The Government has said it will waive the financial penalties faced by organisations found to have underpaid their workers for “sleep-in” shifts.
It said this will not affect the arrears of wages to be received by workers in cases of underpayment of the National Minimum Wage.
Under current laws, employers found not to have paid the National Minimum Wage face penalties of 200 per cent of arrears found.
The measures form part of its pledge to “minimise” the impact of an estimated £400 million back-pay bill, as it moves to strengthen the social care sector, not weaken it.
“The government recognises that the cumulative financial liability of penalties and arrears of wages could pose significant challenges to the social care sector. In extreme circumstances, providers may be unable to meet their obligations to repay their workers,” said HM Revenue & Customs (HMRC) in a statement.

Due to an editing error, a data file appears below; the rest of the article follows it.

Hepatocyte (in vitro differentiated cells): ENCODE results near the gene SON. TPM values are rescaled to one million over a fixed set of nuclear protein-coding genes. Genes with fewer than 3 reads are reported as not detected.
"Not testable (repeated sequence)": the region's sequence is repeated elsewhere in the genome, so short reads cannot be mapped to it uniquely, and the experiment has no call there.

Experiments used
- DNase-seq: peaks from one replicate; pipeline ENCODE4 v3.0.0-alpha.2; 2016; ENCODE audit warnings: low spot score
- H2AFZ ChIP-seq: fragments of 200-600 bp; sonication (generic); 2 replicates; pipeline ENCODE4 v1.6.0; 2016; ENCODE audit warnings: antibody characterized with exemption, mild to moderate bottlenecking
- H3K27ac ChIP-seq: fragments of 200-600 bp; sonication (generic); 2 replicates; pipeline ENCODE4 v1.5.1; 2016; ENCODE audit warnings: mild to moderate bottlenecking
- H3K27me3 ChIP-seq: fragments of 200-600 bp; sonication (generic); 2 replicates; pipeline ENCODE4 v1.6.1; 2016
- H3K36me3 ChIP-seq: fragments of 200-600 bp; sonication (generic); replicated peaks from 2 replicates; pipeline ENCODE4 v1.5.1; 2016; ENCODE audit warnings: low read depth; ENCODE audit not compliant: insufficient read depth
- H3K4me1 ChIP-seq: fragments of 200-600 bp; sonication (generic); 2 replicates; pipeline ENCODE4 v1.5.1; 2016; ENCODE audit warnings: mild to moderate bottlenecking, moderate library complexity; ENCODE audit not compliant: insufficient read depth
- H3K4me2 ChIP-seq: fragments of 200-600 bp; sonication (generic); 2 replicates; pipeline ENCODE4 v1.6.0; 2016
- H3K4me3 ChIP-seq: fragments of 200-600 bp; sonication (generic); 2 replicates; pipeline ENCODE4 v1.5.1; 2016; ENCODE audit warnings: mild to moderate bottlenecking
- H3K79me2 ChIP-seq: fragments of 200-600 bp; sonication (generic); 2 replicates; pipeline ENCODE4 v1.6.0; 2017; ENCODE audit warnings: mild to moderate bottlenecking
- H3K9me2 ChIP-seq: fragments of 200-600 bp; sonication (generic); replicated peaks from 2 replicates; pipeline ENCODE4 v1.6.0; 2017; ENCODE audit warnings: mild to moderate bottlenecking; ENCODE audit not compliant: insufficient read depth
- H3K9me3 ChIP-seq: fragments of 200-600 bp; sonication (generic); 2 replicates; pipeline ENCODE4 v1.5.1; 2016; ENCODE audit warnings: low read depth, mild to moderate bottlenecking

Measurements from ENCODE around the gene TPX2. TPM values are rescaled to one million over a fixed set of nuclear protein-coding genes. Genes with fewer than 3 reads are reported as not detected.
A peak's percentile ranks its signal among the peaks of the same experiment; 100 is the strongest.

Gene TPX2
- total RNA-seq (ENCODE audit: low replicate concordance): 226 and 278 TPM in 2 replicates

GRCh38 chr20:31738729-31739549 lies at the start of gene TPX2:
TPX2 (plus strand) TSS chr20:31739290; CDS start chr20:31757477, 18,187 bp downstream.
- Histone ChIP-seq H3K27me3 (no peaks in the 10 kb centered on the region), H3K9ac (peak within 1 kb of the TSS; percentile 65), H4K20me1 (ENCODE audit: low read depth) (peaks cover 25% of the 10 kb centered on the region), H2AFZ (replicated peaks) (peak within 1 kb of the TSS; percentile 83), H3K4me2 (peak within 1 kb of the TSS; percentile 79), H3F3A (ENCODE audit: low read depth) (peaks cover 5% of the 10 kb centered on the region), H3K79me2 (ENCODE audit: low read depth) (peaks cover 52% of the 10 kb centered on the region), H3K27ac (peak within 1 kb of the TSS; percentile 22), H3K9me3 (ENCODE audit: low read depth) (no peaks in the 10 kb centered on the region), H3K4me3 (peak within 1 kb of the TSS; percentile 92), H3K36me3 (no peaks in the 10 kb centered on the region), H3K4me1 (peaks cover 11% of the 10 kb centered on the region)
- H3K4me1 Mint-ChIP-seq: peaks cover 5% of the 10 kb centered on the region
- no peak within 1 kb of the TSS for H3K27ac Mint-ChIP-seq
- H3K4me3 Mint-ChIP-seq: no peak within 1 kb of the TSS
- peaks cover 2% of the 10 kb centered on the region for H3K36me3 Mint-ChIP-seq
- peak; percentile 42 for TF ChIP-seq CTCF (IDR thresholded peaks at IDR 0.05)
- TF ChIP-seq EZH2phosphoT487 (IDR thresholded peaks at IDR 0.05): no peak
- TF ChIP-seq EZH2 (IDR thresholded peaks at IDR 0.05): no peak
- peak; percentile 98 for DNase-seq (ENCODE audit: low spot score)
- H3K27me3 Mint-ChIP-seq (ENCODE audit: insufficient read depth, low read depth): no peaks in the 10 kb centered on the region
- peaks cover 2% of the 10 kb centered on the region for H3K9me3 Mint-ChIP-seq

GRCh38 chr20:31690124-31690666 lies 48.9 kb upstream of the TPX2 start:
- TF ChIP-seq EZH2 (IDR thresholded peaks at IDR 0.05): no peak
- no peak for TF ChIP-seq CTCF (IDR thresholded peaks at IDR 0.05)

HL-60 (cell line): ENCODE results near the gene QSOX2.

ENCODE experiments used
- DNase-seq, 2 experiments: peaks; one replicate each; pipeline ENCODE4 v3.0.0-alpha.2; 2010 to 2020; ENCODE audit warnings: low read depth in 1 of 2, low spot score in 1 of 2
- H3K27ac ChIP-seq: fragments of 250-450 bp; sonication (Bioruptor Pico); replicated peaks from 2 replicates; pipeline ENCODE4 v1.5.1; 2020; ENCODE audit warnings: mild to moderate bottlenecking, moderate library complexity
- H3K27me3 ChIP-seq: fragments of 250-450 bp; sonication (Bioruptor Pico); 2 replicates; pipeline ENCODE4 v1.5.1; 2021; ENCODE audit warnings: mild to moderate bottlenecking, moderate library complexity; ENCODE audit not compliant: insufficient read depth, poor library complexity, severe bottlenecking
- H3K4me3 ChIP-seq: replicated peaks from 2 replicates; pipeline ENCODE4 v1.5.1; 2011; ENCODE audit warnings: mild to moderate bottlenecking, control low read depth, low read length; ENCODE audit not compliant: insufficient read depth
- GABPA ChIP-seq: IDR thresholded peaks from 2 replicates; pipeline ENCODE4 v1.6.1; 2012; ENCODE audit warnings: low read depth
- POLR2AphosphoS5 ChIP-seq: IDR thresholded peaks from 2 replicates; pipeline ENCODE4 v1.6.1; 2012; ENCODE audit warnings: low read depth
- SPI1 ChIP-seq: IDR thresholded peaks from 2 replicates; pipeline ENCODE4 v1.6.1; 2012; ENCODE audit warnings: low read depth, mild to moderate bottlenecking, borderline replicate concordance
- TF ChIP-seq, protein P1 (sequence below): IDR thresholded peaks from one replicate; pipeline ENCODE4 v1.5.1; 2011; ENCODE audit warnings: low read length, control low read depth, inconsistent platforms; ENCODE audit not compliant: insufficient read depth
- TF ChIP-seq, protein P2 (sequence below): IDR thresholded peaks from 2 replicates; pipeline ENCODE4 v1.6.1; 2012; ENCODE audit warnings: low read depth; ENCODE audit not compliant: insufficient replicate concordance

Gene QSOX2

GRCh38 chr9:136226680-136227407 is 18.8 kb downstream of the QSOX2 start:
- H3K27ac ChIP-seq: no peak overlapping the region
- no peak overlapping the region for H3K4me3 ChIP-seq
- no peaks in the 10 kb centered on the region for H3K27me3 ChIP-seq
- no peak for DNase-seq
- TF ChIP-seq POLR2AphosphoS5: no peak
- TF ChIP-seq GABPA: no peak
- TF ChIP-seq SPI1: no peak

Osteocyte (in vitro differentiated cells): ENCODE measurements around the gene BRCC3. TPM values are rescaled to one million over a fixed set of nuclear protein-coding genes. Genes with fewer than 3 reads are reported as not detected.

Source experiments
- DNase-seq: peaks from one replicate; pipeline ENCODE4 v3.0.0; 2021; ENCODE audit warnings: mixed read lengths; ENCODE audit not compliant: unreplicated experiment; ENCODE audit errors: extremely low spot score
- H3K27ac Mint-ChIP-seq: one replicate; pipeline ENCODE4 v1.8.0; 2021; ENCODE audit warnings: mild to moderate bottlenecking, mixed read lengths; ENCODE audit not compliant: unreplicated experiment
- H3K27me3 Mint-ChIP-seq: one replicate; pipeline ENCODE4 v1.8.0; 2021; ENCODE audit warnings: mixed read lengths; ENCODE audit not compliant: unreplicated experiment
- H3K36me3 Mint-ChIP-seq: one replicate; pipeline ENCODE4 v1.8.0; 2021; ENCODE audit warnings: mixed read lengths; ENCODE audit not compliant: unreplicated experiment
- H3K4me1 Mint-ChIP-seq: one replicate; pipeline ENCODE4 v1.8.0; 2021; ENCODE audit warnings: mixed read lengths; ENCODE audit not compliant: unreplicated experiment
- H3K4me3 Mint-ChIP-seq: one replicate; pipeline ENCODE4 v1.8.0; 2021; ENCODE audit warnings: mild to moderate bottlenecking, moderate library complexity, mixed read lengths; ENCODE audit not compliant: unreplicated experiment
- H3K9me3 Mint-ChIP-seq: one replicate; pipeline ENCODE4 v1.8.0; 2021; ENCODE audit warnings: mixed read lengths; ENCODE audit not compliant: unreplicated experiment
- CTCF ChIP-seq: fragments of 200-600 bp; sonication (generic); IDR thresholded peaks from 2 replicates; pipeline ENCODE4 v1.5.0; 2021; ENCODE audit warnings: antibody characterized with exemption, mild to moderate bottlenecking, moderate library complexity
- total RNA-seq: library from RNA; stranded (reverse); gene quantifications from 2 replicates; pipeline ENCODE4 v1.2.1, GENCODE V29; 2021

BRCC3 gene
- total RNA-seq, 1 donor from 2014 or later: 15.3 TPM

Prior to the announcement, learning disability charity Mencap warned that the sector is “on the brink of collapse”, with many organisations facing insolvency if the penalties stood.
Derek Lewis, chair of Mencap, said: “When the NMW was introduced in 1999, BIS advised that time spent asleep by care staff in residential homes and supported living residences didn’t count as work time for the purposes of the NMW. So the payment of a flat rate “on call” allowance has been the norm across the sector ever since.
“Following two employment tribunal decisions BEIS published definitive new guidance in October 2016 recognising that the previous guidance was wrong and the NMW should be paid for sleep-time instead.
“The unintended consequences have been disastrous as HMRC have begun enforcement action demanding six years back pay.”